Qantas Will Take People to the Skies to Watch the Supermoon

The flight will only be available for some 100 passengers 1 photo
Photo: Qantas
Airlines have been having a hard time dealing with the effects of the global health crisis, but several of them embraced the flights to nowhere trend to generate some revenue during these crazy times.
While for some people flying to nowhere is an uncanny concept, others see it as a way to relax and spend some time up in the skies, just like in the good old days when the planet was still a normal place.

Now Qantas is getting ready to push these flights to nowhere to a completely new level with a supermoon offer that will only be available for a little over 100 passengers.

The airline is launching a one-of-a-kind supermoon flight that will depart from Sidney and return to the same spot after three hours, giving passengers the possibility of watching the supermoon and the full lunar eclipse from above the skies.

The chosen aircraft for this rare occasion is a B787 Dreamliner, which has been specifically picked for the flight because it has the largest windows of any passenger plane. In other words, it’s just perfect for moon gazing, with Qantas also planning to offer a scenic flyover of Sidney Harbor before reaching the maximum cruising altitude of 43,000 feet.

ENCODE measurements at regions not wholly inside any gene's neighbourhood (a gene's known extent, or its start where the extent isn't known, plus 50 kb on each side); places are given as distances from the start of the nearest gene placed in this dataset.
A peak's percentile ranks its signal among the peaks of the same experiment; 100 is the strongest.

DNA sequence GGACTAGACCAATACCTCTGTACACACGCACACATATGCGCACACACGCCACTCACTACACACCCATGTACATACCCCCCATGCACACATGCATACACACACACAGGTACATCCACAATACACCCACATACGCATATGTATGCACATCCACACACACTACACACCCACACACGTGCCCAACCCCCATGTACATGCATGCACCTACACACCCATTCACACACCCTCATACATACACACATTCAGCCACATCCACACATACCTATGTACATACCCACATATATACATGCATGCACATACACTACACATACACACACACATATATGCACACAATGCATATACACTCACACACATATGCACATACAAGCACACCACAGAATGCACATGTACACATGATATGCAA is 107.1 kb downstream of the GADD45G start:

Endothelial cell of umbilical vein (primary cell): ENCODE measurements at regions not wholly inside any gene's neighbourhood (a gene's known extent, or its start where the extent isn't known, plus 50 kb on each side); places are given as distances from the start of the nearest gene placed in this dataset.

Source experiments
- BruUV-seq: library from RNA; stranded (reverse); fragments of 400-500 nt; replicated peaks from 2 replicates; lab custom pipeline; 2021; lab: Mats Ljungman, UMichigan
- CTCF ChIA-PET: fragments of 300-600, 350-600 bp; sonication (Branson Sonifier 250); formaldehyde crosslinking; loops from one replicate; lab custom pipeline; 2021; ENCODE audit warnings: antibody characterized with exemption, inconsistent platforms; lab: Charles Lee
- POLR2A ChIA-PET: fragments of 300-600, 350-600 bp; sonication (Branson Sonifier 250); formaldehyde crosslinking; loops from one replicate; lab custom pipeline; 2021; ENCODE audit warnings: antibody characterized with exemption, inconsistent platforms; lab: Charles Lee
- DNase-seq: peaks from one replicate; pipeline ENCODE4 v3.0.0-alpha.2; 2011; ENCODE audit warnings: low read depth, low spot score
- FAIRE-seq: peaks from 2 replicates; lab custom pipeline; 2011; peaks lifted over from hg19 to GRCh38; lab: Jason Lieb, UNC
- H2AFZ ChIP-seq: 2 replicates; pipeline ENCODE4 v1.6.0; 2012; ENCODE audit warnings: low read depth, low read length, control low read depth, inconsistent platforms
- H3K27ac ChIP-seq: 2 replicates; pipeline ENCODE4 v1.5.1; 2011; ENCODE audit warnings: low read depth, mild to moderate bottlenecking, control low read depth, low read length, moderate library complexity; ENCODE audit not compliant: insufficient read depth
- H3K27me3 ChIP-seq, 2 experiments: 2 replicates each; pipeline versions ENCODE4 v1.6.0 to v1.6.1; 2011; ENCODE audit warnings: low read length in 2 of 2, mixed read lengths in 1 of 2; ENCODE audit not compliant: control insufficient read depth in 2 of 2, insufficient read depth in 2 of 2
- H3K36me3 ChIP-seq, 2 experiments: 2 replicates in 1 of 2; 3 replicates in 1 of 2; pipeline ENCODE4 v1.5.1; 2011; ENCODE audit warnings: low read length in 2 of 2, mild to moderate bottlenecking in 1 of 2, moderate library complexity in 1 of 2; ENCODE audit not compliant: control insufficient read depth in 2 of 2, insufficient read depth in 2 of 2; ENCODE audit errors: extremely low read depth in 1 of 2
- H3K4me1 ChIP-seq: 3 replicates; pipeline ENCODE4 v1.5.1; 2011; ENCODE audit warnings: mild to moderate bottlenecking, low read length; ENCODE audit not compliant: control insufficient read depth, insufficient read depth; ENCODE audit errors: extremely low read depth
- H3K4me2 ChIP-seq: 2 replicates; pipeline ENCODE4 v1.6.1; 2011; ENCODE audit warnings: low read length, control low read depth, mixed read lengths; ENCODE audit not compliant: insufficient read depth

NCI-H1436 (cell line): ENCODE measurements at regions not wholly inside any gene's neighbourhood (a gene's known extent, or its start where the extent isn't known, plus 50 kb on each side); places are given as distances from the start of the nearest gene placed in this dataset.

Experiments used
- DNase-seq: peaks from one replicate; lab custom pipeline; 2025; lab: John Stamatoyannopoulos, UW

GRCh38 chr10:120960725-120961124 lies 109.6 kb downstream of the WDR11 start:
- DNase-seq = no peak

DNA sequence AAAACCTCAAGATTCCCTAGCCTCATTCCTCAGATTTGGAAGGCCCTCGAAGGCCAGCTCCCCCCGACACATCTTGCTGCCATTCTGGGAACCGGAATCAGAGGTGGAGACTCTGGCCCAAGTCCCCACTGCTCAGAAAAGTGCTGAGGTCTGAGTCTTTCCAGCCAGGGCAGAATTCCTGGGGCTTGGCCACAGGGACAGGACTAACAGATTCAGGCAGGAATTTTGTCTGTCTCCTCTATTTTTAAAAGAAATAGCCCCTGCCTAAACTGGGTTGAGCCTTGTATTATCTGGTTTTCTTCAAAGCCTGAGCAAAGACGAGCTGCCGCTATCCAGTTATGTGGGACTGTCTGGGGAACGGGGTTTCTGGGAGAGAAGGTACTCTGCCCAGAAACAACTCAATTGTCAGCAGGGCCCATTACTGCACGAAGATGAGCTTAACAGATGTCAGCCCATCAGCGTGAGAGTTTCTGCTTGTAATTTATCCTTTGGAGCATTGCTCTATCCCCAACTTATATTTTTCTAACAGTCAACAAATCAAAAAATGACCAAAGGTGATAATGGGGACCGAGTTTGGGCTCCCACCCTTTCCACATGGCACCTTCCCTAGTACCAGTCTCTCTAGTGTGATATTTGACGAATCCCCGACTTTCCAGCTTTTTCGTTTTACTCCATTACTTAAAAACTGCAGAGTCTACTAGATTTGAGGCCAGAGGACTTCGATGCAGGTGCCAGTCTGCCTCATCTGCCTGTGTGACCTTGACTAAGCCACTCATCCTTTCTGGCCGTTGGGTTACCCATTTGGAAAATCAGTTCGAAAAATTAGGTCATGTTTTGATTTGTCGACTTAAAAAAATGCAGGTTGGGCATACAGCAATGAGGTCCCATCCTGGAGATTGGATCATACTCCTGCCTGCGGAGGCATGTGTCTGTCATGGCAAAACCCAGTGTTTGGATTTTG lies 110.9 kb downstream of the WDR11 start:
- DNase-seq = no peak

Furthermore, the airline says CSIRO astronomer Dr. Vanessa Moss will board the plane to provide insights into supermoons and other stuff related to space and astronomy, so overall, it’s a chance not only to view the full lunar eclipse but also to learn new things.

Tickets for the May 26 flight will go on sale later today on Qantas’ website, but as we said, only some 100 seats will be available. Pricing will start from $499 for economy, $899 for premium economy, and $1,499 for business (Qantas Points are also supported just like on a regular flight).
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About the author: Bogdan Popa
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Bogdan keeps an eye on how technology is taking over the car world. His long-term goals are buying an 18-wheeler because he needs more space for his kid’s toys, and convincing Google and Apple that Android Auto and CarPlay deserve at least as much attention as their phones.
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